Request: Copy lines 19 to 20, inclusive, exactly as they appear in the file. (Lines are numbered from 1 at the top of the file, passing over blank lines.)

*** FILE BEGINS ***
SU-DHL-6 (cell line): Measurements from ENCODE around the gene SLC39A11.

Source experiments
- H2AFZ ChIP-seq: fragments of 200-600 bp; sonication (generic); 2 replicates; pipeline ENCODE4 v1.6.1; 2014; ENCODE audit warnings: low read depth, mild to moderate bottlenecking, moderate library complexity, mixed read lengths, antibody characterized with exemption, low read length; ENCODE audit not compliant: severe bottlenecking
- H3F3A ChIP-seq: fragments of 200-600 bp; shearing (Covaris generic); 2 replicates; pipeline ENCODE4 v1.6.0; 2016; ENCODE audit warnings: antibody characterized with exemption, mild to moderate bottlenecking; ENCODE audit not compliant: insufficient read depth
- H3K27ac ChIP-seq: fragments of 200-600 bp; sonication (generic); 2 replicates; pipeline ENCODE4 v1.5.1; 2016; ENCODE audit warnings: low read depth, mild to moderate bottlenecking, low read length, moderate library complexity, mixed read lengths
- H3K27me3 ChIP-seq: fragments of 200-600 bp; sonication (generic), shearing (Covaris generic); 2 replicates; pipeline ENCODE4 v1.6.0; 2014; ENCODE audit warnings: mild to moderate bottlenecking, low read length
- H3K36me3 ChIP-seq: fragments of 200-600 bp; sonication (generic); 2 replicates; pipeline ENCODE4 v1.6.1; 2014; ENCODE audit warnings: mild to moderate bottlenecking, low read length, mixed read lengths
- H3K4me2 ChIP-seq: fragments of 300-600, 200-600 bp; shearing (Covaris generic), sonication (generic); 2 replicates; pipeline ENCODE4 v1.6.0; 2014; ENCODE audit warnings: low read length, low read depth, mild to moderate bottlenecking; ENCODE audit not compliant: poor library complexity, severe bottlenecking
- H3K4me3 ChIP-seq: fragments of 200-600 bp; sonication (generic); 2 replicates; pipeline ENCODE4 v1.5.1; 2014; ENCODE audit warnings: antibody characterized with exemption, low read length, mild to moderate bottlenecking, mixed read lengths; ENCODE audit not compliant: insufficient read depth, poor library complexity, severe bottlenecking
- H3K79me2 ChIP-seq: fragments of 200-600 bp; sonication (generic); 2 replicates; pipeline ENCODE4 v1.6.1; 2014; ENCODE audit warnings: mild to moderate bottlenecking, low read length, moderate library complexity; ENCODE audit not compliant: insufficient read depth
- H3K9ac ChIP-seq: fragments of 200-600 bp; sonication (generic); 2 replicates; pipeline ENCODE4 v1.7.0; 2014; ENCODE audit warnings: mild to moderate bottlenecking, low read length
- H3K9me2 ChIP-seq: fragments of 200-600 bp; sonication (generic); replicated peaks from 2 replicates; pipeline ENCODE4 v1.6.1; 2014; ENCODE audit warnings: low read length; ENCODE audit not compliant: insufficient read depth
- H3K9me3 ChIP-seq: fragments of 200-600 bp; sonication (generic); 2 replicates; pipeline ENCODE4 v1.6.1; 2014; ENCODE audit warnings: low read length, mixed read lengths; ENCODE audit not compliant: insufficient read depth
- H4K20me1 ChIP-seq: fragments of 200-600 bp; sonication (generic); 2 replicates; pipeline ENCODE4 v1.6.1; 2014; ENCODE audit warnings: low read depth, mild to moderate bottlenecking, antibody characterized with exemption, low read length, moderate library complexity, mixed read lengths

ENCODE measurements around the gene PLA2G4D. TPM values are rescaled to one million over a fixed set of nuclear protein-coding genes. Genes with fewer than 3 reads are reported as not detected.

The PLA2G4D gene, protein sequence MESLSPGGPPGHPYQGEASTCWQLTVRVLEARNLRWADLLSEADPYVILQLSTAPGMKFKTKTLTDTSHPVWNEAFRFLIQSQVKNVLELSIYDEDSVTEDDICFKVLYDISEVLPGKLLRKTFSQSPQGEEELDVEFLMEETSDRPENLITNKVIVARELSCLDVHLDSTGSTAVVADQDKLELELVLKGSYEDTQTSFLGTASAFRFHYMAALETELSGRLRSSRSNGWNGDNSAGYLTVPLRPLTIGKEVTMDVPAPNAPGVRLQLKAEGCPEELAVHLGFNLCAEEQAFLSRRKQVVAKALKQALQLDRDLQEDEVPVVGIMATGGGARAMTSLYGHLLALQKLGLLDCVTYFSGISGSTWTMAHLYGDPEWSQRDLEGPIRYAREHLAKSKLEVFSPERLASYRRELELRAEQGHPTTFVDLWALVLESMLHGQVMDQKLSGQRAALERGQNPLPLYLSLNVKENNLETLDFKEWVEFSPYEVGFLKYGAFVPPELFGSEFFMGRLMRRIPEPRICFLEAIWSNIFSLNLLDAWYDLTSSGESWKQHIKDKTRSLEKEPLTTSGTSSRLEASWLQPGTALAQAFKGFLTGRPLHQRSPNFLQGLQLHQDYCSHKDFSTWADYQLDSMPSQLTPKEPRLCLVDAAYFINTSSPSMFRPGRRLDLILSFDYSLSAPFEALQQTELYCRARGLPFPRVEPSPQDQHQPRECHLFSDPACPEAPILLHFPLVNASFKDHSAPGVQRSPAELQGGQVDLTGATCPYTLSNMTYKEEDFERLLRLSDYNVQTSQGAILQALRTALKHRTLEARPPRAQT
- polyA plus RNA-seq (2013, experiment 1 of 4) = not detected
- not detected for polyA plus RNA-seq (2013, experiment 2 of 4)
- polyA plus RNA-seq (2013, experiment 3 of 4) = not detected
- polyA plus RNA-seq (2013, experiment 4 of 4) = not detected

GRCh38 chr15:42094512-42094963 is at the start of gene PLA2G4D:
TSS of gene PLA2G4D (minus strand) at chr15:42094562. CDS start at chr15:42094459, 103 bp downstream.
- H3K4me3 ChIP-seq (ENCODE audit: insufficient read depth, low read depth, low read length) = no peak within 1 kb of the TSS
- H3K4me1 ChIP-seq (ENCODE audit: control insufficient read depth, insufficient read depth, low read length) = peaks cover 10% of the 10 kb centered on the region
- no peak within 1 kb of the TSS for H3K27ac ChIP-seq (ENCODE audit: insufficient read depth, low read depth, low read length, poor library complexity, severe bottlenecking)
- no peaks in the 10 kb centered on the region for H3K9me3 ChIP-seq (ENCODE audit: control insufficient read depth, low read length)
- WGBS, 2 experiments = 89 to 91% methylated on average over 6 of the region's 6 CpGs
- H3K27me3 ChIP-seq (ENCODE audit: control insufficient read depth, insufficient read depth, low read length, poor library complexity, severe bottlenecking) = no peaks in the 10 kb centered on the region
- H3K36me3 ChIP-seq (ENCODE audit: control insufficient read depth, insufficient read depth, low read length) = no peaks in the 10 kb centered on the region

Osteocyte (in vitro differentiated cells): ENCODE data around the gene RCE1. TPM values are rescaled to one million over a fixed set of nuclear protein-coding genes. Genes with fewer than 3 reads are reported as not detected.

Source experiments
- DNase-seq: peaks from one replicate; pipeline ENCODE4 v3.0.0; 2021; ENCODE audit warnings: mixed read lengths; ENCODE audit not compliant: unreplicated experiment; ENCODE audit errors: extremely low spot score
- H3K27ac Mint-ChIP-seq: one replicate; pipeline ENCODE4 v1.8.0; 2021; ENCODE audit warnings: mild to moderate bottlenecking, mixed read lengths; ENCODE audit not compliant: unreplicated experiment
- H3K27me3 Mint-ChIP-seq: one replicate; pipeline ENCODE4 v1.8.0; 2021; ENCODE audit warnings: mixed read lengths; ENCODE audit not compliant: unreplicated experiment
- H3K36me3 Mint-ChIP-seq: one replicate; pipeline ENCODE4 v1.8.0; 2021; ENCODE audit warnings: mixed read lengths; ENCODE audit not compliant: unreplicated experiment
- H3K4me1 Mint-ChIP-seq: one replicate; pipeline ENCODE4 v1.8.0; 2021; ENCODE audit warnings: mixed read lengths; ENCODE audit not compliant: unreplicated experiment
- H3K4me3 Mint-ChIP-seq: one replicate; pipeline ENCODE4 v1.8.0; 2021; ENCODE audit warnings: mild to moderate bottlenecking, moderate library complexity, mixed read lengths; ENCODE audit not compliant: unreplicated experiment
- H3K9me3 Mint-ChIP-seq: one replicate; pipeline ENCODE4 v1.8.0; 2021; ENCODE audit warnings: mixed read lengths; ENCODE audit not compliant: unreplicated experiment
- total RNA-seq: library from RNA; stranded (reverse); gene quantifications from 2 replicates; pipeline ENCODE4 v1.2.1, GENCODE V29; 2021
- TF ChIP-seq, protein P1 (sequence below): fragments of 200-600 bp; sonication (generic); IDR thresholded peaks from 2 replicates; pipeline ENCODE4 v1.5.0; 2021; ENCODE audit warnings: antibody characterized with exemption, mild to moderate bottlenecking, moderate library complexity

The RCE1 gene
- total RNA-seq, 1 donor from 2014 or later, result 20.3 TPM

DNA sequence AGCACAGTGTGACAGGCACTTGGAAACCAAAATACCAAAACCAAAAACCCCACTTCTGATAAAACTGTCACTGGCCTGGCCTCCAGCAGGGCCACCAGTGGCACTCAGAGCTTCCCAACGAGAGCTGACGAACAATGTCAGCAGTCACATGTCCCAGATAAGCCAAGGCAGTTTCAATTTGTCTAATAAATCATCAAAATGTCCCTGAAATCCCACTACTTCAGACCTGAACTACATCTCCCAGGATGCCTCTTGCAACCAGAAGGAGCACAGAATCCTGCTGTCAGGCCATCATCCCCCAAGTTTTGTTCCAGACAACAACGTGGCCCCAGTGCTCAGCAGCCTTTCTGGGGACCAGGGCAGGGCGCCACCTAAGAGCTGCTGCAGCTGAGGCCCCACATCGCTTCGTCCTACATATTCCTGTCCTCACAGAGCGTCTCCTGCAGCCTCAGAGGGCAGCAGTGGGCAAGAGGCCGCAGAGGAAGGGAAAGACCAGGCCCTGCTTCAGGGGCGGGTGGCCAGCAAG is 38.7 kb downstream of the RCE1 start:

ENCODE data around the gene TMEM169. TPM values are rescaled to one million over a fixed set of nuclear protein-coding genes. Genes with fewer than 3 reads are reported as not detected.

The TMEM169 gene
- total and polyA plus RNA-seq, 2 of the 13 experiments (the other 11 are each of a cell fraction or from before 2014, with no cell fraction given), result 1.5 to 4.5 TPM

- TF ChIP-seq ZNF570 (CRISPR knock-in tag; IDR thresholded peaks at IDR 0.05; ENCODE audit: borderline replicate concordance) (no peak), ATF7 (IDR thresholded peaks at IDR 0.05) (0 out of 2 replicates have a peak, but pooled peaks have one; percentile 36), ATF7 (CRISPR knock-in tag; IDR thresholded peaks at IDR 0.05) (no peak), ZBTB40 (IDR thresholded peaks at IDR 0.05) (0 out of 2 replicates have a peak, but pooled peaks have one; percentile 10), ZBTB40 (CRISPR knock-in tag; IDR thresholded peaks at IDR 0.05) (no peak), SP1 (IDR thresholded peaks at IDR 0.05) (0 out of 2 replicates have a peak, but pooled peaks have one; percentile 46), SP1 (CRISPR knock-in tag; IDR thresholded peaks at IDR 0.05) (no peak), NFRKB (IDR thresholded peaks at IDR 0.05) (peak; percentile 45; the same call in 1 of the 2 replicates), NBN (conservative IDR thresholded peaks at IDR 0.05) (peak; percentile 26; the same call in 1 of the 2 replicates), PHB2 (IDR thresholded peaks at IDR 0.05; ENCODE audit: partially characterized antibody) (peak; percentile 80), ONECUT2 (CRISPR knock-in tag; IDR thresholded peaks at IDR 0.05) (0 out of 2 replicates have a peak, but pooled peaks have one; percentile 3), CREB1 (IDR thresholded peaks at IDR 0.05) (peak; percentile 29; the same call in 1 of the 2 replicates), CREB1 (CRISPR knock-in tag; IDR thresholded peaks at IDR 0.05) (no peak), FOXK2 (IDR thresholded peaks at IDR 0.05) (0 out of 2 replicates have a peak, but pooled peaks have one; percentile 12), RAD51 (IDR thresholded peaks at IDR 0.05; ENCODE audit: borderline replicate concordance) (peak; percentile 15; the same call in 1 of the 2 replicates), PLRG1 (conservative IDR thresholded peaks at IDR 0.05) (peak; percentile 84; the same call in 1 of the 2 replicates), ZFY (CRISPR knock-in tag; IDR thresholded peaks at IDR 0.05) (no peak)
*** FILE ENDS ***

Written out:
- polyA plus RNA-seq (2013, experiment 3 of 4) = not detected
- polyA plus RNA-seq (2013, experiment 4 of 4) = not detected